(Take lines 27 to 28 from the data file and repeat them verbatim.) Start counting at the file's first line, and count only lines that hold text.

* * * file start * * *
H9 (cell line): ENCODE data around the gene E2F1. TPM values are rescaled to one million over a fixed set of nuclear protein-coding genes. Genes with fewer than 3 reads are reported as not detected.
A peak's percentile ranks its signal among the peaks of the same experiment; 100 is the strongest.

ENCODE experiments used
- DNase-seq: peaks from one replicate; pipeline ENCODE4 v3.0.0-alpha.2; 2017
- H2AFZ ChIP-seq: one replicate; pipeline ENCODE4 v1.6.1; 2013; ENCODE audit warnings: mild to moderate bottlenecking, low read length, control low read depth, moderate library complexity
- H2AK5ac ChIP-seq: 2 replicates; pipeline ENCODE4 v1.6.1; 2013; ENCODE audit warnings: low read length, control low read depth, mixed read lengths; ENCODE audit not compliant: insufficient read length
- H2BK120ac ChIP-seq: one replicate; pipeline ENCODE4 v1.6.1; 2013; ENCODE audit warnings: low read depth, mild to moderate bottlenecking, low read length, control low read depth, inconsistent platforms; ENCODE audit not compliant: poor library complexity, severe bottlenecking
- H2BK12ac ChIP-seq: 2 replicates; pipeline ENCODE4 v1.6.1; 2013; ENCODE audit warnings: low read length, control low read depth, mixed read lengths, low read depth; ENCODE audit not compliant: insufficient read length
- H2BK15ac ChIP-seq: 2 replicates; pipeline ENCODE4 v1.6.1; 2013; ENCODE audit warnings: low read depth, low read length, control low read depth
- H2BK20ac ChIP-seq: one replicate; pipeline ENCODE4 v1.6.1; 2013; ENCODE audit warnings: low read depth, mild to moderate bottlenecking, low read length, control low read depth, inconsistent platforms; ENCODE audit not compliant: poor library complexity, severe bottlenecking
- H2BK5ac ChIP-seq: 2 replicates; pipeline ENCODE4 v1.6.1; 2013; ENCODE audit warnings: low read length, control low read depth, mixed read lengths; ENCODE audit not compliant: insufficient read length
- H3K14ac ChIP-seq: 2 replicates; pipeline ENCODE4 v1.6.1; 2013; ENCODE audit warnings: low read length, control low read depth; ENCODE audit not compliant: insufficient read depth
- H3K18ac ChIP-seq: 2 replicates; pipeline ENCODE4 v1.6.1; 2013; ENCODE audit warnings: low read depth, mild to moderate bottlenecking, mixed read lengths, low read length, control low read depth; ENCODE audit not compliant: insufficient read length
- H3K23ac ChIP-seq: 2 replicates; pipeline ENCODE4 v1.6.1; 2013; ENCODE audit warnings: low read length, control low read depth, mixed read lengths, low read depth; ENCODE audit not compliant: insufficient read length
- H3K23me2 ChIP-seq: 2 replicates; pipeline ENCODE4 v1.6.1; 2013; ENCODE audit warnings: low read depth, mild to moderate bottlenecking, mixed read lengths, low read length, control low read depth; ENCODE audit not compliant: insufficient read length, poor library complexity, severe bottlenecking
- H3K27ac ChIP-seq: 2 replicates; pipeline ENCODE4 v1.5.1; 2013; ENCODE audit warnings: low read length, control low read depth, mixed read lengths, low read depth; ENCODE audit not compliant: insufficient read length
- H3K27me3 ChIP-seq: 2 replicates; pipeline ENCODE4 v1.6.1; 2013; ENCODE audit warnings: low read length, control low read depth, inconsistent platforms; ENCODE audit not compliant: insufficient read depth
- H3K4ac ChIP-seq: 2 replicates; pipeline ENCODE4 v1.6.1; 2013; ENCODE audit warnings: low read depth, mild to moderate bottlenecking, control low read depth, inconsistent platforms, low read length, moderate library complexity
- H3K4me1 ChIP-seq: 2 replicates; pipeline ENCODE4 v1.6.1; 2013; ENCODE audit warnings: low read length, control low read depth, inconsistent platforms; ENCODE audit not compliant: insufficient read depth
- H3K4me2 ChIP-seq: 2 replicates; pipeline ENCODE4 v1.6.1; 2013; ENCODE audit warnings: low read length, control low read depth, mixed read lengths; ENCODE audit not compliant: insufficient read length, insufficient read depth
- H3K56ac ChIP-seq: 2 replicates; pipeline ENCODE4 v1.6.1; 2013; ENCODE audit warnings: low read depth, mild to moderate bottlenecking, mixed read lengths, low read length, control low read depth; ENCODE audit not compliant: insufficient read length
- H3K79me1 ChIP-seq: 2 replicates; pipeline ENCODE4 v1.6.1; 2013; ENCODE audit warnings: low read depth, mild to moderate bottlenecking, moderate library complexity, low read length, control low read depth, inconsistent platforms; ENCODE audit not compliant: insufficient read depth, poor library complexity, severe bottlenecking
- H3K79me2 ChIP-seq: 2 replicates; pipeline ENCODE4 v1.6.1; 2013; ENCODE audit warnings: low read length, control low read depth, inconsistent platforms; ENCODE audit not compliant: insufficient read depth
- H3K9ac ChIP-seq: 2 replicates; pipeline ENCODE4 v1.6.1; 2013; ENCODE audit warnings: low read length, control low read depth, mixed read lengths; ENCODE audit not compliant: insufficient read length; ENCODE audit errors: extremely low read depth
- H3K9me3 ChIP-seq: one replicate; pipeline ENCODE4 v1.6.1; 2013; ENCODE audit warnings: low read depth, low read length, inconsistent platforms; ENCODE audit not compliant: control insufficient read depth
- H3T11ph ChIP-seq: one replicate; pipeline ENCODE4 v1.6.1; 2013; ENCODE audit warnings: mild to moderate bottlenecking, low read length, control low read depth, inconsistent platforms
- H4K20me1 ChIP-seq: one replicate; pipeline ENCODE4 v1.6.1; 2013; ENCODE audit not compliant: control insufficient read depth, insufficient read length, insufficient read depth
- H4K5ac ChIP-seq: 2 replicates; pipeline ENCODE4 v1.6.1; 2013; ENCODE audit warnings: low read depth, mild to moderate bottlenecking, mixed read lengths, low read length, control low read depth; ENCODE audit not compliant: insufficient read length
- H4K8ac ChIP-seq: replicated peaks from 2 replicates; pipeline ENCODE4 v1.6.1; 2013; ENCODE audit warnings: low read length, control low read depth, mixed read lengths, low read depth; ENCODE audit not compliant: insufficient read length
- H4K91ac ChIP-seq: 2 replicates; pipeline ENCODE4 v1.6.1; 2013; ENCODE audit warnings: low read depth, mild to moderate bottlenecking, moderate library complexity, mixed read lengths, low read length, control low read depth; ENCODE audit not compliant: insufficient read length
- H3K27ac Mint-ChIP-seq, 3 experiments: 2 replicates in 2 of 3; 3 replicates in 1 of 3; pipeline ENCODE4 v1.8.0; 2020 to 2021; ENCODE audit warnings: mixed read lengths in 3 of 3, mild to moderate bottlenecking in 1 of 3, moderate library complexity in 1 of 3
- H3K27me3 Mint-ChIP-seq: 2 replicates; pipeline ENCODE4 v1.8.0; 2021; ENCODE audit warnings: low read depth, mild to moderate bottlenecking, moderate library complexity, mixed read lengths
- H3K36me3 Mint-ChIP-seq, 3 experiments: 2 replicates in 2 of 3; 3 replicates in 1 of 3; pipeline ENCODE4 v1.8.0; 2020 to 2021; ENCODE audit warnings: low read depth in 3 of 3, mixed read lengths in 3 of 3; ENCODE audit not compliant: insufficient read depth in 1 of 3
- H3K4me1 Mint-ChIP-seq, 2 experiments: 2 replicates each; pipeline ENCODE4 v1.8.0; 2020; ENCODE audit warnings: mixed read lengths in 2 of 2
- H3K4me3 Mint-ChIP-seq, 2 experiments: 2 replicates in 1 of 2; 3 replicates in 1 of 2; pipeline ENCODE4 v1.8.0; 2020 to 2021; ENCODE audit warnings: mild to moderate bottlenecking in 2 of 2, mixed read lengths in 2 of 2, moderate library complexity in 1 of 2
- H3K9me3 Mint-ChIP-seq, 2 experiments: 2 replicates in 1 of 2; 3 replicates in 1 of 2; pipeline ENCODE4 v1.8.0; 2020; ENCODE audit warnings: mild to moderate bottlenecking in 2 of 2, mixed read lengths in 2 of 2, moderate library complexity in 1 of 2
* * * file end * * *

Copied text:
- H4K20me1 ChIP-seq: one replicate; pipeline ENCODE4 v1.6.1; 2013; ENCODE audit not compliant: control insufficient read depth, insufficient read length, insufficient read depth
- H4K5ac ChIP-seq: 2 replicates; pipeline ENCODE4 v1.6.1; 2013; ENCODE audit warnings: low read depth, mild to moderate bottlenecking, mixed read lengths, low read length, control low read depth; ENCODE audit not compliant: insufficient read length